Growing up surrounded by such events, it's no wonder that an estimated 90% of children in surrounding refugee camps have psychological symptoms closely related to those of post-traumatic stress disorder. But as many human rights workers in the area are quick to point out, there is a difference between the situation of young Palestinians with some form of PTSD and, say, veterans of the Vietnam War. Whereas American soldiers know there is a better life than the one they experience in war and don't think of the combat situation as "normal", for young Palestinians there is no other, more normal daily experience. They live through these types of events everyday, until the events themselves give the situation the sense of "normalcy" it inevitably takes on. The battle to take the sense of normalcy away from these events, to make them more unusual than usual, will be even more difficult than removing some of the facts on the ground that catalyze the events in the first place. But it's a battle worth fighting and one that doesn't mean taking lives, as much as it means giving them back.
Feb. 20, 2008
Well, spring has definitely arrived in Palestine. Besides the unseasonably cold rain/snowfall we had a couple days ago, the sun is warmer, and the skies are drier than they were a month ago. Space heaters have even become less necessary, which makes life much more pleasant.
Nobody ever talks about the fields of wildflowers in the West Bank (I realize of course, that I am as big an offender as any). The fields seem to change color every day, with new wildflowers surrounding the olive trees. These beautiful, pastoral scenes are almost enough to make one forget the surrounding problems.
I would like to devote this last newsletter to something slightly more uplifting than my past topics, and try my hardest to leave Palestine with some shreds of hope still remaining in my head.
In past issues, I have mentioned Jenin Refugee Camp, the home of about 30,000 people who lost their homes in 1948 and 1967, and now live with the daily threat of violent Israeli military incursions. The streets, once winding, narrow alleys reminiscent of crowded markets in Syria or Egypt, were rebuilt (after they were destroyed by the IDF in 2002) to be wide enough for tanks (mandated by Israel). The violence in the camp has left around 95% of the children with some form of post-traumatic stress syndrome. But I said I was going to be uplifting. In the face of this, there is an amazing program that has been designed to give the children of the camp alternative outlets and ways to express themselves. The Freedom Theatre - www.freedomtheatre.org - runs art, theater, and computer projects in the camp, involving a few hundred children directly, and hundreds more in the audiences of plays the theatre produces. The theatre believes that the Palestinians are engaged in a sort of two-prong intifada, on both cultural, and military levels. The theatre focuses on combating the effects of the cultural intifada, simultaneously giving children peaceful ways to deal with the violence in their daily lives, and preserve their culture and traditions.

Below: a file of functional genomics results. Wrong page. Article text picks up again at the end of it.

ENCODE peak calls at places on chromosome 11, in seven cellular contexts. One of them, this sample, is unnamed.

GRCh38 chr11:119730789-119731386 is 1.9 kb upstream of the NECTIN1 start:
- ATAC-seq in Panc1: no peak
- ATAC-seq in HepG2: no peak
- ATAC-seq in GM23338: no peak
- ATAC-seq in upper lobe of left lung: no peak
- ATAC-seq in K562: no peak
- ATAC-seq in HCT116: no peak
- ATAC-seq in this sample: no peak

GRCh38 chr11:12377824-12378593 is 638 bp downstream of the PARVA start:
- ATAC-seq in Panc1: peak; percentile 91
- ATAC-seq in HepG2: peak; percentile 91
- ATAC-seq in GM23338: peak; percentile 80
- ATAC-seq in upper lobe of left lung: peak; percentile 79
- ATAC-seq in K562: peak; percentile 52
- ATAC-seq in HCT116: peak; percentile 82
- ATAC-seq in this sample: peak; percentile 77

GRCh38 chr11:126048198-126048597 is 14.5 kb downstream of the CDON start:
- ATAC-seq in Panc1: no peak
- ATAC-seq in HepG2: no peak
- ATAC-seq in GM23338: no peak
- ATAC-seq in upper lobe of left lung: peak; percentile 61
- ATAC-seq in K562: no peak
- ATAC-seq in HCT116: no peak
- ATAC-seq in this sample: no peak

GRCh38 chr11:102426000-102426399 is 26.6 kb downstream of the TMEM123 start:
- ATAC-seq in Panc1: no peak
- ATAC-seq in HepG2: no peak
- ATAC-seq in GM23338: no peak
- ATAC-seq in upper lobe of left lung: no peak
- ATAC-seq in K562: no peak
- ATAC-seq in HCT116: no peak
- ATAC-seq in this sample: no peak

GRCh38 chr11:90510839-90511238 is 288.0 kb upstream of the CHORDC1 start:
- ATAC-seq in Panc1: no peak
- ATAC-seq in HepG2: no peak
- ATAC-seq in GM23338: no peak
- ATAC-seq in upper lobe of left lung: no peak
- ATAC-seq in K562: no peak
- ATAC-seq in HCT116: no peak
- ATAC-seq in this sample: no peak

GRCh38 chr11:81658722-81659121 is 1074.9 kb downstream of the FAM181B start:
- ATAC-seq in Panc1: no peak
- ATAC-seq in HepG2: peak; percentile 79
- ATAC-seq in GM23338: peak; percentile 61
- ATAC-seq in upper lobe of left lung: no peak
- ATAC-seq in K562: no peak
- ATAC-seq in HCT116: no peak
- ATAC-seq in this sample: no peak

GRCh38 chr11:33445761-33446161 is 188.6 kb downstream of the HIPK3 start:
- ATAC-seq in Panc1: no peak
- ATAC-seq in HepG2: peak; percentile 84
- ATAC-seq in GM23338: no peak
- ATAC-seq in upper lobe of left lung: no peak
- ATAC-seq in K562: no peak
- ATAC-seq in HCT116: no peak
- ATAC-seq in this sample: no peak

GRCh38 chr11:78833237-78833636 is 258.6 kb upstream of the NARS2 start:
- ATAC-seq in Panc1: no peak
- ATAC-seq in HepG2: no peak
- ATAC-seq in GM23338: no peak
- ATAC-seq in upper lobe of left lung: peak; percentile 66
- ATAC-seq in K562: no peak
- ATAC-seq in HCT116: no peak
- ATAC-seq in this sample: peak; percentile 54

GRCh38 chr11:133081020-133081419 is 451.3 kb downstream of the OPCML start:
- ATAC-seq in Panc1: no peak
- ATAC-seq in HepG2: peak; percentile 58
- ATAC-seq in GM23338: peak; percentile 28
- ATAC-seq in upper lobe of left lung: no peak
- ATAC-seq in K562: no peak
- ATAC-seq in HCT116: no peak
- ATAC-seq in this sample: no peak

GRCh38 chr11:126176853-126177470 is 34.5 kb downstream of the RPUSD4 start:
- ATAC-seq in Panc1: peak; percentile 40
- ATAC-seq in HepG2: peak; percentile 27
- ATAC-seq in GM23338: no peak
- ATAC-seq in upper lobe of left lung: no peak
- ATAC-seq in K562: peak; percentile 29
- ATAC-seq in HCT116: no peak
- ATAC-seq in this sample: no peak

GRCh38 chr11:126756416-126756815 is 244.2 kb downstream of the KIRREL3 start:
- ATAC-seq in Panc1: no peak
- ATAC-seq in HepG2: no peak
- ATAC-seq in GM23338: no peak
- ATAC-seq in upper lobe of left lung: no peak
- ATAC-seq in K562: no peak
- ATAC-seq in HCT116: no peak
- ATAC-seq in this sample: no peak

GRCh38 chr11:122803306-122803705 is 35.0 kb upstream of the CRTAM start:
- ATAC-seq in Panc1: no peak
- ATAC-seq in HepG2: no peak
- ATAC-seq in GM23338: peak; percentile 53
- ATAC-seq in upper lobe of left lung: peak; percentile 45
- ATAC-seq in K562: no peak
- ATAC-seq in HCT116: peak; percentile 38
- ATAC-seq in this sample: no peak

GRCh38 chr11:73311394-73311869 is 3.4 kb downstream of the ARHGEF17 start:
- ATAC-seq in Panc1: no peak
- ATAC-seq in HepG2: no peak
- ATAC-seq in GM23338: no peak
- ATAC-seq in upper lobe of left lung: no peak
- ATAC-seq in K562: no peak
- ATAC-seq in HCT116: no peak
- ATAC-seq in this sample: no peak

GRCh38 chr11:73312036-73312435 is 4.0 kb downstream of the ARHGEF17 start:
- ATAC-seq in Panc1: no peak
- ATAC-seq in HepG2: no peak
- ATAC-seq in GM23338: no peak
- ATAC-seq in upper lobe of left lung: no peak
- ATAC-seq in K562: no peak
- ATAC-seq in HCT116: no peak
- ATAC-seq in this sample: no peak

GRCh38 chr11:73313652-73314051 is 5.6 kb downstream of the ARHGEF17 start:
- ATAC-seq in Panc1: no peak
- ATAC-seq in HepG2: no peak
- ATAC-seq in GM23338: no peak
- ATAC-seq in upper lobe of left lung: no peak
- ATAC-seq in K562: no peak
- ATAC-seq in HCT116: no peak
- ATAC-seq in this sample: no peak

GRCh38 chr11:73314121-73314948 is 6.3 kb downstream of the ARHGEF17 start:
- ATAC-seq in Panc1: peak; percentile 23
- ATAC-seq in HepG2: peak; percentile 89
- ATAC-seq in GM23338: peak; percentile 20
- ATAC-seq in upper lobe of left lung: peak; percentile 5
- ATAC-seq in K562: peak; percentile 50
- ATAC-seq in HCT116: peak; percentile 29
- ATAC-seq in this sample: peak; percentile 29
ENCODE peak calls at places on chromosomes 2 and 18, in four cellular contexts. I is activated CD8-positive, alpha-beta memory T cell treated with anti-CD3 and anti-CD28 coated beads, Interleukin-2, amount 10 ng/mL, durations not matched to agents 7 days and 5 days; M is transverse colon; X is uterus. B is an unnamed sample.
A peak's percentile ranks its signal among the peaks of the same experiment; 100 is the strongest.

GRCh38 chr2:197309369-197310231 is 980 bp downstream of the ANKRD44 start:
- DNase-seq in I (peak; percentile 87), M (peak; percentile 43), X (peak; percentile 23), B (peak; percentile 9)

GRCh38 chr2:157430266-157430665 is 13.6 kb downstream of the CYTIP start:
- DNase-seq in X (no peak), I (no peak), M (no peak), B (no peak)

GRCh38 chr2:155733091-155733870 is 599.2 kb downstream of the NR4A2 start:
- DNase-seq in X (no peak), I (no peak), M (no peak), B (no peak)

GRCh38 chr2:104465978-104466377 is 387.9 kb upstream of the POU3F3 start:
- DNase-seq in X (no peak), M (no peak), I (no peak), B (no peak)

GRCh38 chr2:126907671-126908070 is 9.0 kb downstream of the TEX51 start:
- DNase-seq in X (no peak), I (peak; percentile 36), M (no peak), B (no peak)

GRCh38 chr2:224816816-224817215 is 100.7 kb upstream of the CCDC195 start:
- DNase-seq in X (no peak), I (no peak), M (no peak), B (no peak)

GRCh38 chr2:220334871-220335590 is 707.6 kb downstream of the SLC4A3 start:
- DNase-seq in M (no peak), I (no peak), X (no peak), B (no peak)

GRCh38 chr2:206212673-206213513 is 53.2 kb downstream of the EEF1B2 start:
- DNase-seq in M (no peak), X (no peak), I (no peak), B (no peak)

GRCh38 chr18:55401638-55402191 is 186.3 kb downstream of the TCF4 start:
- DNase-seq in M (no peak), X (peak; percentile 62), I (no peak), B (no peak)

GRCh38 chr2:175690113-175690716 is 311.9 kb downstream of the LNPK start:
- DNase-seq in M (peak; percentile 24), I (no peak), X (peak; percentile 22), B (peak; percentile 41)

Interestingly, the theatre was started by an Israeli Jew, Arna Mer Khamis, who, in 1948, was a member of the Jewish Youth Brigades, and rode in Jeeps through the streets of Tel Aviv, proclaiming the victories of Zionism. Later, Arna had a change of political views as she saw the Israel she fought for grown increasingly more brutal, land-hungry, and abusive to its neighbors. She started the theatre in the late 90s but the theatre was shut down and then destroyed by the Israeli Army in 2002, shortly after Arna died of cancer. In 2005, Arna's son, Juliano, reopened the theatre and it has been operating successfully ever since.
If peace is achieved in Palestine, it won't be because of the politicians and United States-led peace talks. Peace will be a result of projects like the Freedom Theatre and the people who are involved in their programs.